Dr Foster star and ex-chef Neil Stuke heads to Jimmy’s Festival, Ipswich, this weekend
Acclaimed screen and stage actor Neil Stuke heads to Jimmy’s Festival this weekend, but he’s no stranger to East Anglia.
“We have friends in Felixstowe and we love Felixstowe Ferry. We’ll walk down the golf course to the ferry and back. Sometimes I’ll run it. We always go the other way past the beach huts for a out at The Fludyers Hotel. It’s a beautiful town.”
The twice BAFTA nominated actor has starred in TV series such as The Sins, Grafters, Trust, Game On and many more. He’s starred alongside the likes of
Gwyneth Paltrow, Paul Bettany, Lena Headey and Tom Hardy among others on the big screen.
Neil’s perhaps most famous for his theatre work. He cut his teeth in the mid 1990s at The Royal Court, The Bush and The Hampstead. His West end credits include Mojo, Blue Orange and taking over from Mark Rylance in Boeing Boeing.
“There have been so many high and low points. The real low was getting the chance to work with one of my heroes, Stephen Berkoff, but the play failed. It was great to work with him but it just didn’t work. Silk was incredible and no one predicted the success of Dr Foster, but my highlight was working with Pete Postlethwaite for a whole year on The Sins. Incredible.”
His acting career won’t be the only topic during his appearance at noon on Saturday in The Aspall Kitchen. Food has been a passion of his long before appearing on Celebrity MasterChef.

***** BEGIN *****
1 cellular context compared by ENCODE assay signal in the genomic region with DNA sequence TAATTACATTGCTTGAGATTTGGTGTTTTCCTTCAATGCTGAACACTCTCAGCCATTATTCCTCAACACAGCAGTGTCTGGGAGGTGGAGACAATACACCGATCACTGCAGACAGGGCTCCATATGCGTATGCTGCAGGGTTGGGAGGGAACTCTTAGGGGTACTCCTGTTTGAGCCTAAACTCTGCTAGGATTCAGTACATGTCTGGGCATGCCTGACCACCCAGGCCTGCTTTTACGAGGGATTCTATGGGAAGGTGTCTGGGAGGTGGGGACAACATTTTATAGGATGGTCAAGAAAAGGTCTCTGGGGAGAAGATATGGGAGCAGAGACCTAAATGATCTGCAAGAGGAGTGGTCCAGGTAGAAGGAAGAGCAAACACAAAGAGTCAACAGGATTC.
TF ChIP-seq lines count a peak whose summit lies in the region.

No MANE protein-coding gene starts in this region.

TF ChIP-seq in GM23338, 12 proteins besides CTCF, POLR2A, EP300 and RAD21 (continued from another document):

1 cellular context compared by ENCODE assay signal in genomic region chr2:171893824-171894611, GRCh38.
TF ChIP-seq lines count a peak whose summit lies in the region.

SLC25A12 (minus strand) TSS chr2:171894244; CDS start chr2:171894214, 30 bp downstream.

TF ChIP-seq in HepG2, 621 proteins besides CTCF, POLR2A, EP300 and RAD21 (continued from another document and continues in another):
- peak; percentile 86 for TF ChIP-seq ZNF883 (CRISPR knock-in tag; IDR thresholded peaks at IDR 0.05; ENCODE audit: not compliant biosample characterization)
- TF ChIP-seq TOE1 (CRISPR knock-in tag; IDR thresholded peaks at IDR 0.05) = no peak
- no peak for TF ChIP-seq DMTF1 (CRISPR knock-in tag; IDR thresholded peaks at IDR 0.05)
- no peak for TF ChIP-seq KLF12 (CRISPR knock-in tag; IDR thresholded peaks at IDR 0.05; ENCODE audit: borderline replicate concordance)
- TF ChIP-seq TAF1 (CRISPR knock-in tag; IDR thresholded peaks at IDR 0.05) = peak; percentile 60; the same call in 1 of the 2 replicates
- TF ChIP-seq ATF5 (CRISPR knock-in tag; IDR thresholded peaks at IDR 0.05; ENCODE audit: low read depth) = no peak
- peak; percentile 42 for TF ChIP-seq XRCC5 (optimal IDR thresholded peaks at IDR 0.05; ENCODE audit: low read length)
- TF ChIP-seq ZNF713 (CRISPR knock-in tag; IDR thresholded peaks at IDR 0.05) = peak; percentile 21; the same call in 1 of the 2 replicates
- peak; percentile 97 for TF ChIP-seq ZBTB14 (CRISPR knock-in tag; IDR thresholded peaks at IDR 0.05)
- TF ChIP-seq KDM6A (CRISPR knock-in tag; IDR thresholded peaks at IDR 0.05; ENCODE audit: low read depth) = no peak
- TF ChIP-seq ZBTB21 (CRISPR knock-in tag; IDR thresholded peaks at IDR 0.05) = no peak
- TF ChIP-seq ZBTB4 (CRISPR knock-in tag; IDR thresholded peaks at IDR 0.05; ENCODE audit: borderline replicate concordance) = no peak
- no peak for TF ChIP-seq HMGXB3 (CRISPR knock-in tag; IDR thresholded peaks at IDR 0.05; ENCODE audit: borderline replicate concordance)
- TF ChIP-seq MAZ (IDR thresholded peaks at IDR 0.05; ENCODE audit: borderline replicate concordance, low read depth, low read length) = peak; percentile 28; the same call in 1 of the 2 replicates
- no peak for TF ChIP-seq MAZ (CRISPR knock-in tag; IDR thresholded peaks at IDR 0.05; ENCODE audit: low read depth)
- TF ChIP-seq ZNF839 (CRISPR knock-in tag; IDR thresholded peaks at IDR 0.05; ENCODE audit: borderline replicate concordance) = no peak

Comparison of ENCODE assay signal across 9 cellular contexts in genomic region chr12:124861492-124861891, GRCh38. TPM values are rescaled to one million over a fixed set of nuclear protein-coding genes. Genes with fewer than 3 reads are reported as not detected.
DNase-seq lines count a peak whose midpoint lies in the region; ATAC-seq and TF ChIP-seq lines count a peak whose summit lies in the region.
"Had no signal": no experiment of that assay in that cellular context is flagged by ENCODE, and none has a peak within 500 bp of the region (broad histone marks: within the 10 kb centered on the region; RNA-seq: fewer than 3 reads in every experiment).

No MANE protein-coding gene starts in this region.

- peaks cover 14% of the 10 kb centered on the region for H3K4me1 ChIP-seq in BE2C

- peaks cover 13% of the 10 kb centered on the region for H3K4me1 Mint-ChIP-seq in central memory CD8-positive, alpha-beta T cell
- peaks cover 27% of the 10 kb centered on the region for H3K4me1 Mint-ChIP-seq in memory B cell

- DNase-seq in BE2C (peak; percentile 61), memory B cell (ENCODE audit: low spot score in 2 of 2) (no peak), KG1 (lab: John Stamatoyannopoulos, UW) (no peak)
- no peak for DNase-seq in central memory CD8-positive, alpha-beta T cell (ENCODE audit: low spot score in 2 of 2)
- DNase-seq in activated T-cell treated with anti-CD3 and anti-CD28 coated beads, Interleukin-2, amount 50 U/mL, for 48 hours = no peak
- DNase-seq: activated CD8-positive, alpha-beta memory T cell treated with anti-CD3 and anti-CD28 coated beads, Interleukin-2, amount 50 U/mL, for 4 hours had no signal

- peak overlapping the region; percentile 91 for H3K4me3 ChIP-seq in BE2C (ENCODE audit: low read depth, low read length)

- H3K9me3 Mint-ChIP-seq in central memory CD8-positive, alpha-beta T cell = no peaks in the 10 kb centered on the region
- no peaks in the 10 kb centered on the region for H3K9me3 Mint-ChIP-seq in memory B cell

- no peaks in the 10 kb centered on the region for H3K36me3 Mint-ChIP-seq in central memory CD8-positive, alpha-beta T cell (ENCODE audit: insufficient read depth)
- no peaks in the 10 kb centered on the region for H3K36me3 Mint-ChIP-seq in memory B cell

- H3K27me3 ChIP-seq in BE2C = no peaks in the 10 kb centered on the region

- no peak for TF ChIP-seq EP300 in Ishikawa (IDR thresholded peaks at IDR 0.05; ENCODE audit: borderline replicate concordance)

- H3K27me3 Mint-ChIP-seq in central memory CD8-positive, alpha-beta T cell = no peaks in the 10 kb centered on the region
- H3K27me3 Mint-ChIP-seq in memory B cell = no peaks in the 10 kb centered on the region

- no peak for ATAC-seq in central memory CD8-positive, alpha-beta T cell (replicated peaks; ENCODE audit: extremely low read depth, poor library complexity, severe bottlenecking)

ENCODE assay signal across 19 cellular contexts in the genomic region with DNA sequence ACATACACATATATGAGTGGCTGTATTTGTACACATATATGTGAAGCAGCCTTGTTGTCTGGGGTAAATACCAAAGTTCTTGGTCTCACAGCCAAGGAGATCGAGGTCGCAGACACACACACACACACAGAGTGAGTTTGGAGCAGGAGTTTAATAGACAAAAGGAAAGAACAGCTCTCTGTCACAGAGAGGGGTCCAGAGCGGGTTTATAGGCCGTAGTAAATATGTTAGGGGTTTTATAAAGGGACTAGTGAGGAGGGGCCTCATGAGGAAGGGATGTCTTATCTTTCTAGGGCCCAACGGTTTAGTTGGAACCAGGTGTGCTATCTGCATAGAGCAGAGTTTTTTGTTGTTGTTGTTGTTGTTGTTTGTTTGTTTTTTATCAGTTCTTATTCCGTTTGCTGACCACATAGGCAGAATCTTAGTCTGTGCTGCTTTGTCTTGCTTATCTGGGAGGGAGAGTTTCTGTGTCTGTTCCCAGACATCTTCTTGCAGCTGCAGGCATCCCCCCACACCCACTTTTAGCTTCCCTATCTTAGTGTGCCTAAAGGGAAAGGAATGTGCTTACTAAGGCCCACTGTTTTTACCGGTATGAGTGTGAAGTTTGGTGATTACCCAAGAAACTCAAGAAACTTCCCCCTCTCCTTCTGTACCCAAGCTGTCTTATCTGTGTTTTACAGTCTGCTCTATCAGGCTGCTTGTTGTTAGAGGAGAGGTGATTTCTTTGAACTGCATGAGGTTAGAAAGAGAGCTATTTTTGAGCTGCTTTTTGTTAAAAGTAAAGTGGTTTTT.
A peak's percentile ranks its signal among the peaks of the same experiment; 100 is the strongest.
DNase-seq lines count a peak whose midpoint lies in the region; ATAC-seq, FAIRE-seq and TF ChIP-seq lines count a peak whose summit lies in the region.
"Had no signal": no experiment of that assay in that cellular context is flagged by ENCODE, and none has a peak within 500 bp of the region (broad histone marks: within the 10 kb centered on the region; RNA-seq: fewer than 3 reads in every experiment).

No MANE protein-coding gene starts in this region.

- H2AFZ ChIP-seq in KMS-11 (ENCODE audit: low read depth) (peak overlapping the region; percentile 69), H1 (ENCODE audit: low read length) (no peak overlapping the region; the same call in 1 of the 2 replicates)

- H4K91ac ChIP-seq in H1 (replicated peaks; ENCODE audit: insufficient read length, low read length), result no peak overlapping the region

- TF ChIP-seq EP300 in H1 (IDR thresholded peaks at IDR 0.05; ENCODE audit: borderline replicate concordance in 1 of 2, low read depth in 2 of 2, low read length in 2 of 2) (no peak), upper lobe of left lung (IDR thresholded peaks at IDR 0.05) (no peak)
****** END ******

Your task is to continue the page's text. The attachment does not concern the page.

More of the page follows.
“It was an incredible experience and I was the favourite to win. Something happened which was beyond anyone’s control and John Torode fancied Lisa more than me and put her through to the final,” jokes Neil.
“It was a lot of hard work and a lot of effort and I wanted to win it. I took it very seriously. Looking back on it I would have stepped up the food a bit more. We’d just had a baby and my dad had just passed away so I was more than a bit distracted but I think I could have stepped it up a bit. I took it very seriously and was upset but it didn’t stop my passion for food. That will never wane.
“I love cooking for friends and dinner parties. It brings people together in a way that’s so special. Lowlights were cleaning the kitchens at the end of the night as a trainee chef. You’re closing for Christmas eve and scrubbing the kitchen into the early hours of Christmas day. You’ve got to earn your stripes.” He grew up in the restaurant business.
“My dad had a restaurant in Deal after he left the catering corps and worked in the Dorchester and places like that. I went on to Fred’s, a private members’ club in Soho, and cheffed and then became a cocktail mixologist. It was a lot of hard work. I still do a bit of cheffing here and there but it’s b****y hard work.”
Neil had wanted to open a farm shop in Kent but the plan fell through. His long-term friend and business partner Tim Sheehan who owned Franklins Restaurant in Dulwich suggested they open one in the neighbouring shop that had come up for rent.
“It grew from there. I’ve known Tim for about 20 years after working at Fred’s before I trained to be an actor. Tim went off to be a chef and opened a restaurant above The French House and other exciting things and we collaborated and now run Franklins. It’s a brilliant experience.”
Neil and Tim will join Jimmy Doherty on the Cookshack stage to showcase some of Franklins’ seasonal produce and talk acting with a bit of cooking thrown in. Saving the independent British pub will also feature. It’s another passion of Neil’s.
“There is nothing more British than the pub, it represents society and community and it’s being wiped out by offshore property developers. It’s up to us to fix. Outside London it’ll be like America, people getting into cars, driving to Tesco and coming home again. I don’t get it. Why would you want your hub of the community gone? Support them, lobby, join our campaign.”